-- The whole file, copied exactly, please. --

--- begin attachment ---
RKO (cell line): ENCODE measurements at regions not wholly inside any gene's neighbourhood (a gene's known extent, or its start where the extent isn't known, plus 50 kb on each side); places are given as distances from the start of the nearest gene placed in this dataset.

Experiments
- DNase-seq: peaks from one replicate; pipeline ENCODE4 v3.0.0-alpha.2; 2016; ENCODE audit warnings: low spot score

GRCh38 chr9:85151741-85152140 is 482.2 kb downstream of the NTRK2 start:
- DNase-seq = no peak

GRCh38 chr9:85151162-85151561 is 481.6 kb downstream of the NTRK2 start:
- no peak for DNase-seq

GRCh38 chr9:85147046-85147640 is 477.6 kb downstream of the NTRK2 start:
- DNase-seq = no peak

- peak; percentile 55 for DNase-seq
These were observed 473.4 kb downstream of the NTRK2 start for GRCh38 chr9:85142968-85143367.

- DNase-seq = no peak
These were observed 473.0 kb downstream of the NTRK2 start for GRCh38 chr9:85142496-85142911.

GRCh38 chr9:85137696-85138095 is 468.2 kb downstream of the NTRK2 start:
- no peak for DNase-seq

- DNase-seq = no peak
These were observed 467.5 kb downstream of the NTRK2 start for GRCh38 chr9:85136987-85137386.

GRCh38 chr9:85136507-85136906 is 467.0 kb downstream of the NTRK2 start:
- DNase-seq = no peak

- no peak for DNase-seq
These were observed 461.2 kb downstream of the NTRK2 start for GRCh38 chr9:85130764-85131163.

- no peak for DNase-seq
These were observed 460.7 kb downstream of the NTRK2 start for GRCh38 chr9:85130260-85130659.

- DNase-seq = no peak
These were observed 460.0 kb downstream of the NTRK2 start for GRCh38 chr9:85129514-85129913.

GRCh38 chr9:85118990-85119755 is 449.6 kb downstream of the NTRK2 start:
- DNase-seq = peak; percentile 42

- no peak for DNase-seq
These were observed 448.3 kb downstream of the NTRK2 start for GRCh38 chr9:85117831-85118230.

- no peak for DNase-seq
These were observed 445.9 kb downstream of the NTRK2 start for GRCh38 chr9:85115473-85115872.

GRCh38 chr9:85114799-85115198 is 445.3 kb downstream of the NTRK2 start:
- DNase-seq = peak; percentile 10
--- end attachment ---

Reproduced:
RKO (cell line): ENCODE measurements at regions not wholly inside any gene's neighbourhood (a gene's known extent, or its start where the extent isn't known, plus 50 kb on each side); places are given as distances from the start of the nearest gene placed in this dataset.

Experiments
- DNase-seq: peaks from one replicate; pipeline ENCODE4 v3.0.0-alpha.2; 2016; ENCODE audit warnings: low spot score

GRCh38 chr9:85151741-85152140 is 482.2 kb downstream of the NTRK2 start:
- DNase-seq = no peak

GRCh38 chr9:85151162-85151561 is 481.6 kb downstream of the NTRK2 start:
- no peak for DNase-seq

GRCh38 chr9:85147046-85147640 is 477.6 kb downstream of the NTRK2 start:
- DNase-seq = no peak

- peak; percentile 55 for DNase-seq
These were observed 473.4 kb downstream of the NTRK2 start for GRCh38 chr9:85142968-85143367.

- DNase-seq = no peak
These were observed 473.0 kb downstream of the NTRK2 start for GRCh38 chr9:85142496-85142911.

GRCh38 chr9:85137696-85138095 is 468.2 kb downstream of the NTRK2 start:
- no peak for DNase-seq

- DNase-seq = no peak
These were observed 467.5 kb downstream of the NTRK2 start for GRCh38 chr9:85136987-85137386.

GRCh38 chr9:85136507-85136906 is 467.0 kb downstream of the NTRK2 start:
- DNase-seq = no peak

- no peak for DNase-seq
These were observed 461.2 kb downstream of the NTRK2 start for GRCh38 chr9:85130764-85131163.

- no peak for DNase-seq
These were observed 460.7 kb downstream of the NTRK2 start for GRCh38 chr9:85130260-85130659.

- DNase-seq = no peak
These were observed 460.0 kb downstream of the NTRK2 start for GRCh38 chr9:85129514-85129913.

GRCh38 chr9:85118990-85119755 is 449.6 kb downstream of the NTRK2 start:
- DNase-seq = peak; percentile 42

- no peak for DNase-seq
These were observed 448.3 kb downstream of the NTRK2 start for GRCh38 chr9:85117831-85118230.

- no peak for DNase-seq
These were observed 445.9 kb downstream of the NTRK2 start for GRCh38 chr9:85115473-85115872.

GRCh38 chr9:85114799-85115198 is 445.3 kb downstream of the NTRK2 start:
- DNase-seq = peak; percentile 10